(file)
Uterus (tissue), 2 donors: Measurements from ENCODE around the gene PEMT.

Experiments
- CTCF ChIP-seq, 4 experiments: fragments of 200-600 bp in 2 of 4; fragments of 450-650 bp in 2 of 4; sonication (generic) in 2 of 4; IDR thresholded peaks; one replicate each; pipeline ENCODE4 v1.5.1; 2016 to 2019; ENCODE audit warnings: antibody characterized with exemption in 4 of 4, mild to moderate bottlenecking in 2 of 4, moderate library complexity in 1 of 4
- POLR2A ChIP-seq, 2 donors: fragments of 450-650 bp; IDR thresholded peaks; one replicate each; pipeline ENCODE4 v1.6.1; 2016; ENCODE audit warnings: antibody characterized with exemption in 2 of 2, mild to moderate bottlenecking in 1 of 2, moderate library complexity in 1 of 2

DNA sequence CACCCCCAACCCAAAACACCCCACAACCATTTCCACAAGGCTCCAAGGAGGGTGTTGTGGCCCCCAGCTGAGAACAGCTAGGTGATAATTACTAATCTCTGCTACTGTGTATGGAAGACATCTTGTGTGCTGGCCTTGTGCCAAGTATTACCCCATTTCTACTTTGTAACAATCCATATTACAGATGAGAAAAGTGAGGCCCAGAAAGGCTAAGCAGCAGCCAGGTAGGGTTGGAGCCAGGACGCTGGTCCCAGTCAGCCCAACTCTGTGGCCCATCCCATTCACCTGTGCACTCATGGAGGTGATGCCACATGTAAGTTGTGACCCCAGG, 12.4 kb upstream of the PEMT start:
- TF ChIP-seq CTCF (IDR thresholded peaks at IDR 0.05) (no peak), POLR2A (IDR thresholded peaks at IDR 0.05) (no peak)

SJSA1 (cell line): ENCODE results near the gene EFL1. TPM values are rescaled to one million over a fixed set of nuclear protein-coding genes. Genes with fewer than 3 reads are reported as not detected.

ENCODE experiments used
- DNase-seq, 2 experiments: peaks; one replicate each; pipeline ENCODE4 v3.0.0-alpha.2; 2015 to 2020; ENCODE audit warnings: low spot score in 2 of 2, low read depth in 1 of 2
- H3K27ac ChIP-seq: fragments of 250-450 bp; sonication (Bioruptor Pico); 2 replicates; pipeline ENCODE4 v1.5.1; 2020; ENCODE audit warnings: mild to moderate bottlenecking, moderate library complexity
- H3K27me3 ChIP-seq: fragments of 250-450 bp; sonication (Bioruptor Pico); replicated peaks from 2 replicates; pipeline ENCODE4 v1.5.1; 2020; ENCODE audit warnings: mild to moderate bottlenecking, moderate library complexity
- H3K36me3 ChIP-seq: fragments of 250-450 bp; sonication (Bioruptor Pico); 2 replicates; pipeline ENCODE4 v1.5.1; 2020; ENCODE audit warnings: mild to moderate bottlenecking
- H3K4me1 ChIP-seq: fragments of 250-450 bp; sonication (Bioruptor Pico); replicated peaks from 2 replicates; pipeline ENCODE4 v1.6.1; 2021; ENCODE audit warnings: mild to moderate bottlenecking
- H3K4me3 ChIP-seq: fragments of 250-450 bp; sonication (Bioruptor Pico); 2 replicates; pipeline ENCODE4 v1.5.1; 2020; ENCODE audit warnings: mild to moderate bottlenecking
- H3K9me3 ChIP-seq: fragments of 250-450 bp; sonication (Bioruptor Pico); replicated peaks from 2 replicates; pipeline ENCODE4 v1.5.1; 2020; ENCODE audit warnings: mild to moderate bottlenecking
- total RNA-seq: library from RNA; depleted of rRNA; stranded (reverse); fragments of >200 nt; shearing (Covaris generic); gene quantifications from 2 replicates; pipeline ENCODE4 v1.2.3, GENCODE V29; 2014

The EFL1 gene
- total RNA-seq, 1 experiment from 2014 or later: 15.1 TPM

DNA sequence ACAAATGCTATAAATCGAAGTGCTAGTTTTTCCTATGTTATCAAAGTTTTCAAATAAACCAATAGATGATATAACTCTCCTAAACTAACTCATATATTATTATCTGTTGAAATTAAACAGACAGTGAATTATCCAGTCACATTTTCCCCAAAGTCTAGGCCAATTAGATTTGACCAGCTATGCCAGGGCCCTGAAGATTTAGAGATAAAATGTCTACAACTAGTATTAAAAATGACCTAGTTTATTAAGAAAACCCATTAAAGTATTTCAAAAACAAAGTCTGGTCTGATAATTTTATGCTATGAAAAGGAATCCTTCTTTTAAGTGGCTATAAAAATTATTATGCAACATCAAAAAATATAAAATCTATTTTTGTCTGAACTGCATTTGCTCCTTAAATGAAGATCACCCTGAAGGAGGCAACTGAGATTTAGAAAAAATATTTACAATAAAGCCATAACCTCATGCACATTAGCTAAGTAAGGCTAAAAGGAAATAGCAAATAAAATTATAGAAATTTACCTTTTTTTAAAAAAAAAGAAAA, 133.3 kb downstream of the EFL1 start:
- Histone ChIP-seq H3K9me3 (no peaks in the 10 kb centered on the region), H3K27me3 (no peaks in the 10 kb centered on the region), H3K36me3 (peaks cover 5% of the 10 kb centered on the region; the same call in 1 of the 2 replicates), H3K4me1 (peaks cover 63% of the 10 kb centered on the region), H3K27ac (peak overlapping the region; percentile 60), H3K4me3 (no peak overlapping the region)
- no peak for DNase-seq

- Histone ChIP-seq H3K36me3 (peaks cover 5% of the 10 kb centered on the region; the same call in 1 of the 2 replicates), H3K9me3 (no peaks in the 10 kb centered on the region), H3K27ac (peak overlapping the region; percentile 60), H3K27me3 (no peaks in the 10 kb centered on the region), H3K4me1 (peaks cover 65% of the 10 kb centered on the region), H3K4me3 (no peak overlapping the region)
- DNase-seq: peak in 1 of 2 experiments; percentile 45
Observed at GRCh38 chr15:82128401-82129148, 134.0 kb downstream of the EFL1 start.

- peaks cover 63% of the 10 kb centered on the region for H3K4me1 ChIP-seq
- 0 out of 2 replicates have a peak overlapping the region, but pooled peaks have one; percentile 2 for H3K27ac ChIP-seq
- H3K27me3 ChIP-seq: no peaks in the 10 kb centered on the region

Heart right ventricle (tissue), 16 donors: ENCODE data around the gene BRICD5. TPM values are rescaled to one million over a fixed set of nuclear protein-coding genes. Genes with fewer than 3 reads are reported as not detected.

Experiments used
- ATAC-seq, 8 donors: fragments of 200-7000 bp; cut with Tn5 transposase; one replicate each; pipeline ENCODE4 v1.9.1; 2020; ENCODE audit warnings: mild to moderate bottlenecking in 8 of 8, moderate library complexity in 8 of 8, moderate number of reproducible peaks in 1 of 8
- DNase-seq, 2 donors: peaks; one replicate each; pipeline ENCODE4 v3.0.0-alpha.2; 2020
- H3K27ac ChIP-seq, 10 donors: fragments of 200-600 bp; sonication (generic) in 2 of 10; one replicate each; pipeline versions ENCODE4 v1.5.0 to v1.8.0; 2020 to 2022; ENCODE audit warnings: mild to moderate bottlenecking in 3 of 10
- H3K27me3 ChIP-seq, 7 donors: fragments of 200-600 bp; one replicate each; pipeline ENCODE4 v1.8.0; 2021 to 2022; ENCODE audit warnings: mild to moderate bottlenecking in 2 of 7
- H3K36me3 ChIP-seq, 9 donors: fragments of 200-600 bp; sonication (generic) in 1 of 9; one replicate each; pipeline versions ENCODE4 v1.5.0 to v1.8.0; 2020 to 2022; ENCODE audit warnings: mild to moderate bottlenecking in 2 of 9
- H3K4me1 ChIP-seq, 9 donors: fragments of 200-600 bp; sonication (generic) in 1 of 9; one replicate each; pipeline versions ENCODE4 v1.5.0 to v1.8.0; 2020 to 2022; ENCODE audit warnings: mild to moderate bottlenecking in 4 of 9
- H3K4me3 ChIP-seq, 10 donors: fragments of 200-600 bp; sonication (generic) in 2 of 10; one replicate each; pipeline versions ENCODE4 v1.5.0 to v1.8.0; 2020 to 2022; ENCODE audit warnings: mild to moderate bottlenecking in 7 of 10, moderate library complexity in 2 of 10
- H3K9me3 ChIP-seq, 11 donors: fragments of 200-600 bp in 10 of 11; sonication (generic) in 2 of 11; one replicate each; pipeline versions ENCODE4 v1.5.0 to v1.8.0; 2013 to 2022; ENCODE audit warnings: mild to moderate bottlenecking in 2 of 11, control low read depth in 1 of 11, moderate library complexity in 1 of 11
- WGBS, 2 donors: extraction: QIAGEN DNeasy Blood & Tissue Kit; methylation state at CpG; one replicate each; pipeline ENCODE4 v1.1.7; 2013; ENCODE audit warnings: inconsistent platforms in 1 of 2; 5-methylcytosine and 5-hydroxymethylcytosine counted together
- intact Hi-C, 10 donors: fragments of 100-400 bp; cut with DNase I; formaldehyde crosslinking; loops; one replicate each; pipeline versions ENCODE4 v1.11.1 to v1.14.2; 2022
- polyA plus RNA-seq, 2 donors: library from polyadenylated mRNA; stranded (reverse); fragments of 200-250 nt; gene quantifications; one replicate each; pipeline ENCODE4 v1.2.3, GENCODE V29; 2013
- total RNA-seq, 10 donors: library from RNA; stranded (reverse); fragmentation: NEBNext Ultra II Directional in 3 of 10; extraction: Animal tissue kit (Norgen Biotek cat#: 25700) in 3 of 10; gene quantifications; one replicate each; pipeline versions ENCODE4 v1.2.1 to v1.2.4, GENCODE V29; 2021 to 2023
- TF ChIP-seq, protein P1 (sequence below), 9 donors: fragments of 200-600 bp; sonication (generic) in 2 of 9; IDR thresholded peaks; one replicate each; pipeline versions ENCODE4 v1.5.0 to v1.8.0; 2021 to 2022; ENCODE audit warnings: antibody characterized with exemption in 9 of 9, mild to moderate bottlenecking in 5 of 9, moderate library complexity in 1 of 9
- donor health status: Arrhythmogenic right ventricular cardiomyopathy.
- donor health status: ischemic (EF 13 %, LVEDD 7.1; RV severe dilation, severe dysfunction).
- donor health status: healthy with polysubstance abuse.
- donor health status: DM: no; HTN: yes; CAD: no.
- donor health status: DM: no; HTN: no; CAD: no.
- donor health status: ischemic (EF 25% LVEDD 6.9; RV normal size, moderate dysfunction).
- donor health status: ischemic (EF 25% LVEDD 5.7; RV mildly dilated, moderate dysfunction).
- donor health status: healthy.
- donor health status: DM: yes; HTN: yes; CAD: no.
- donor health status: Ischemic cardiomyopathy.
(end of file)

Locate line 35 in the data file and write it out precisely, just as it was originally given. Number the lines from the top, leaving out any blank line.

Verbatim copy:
- H3K4me1 ChIP-seq, 9 donors: fragments of 200-600 bp; sonication (generic) in 1 of 9; one replicate each; pipeline versions ENCODE4 v1.5.0 to v1.8.0; 2020 to 2022; ENCODE audit warnings: mild to moderate bottlenecking in 4 of 9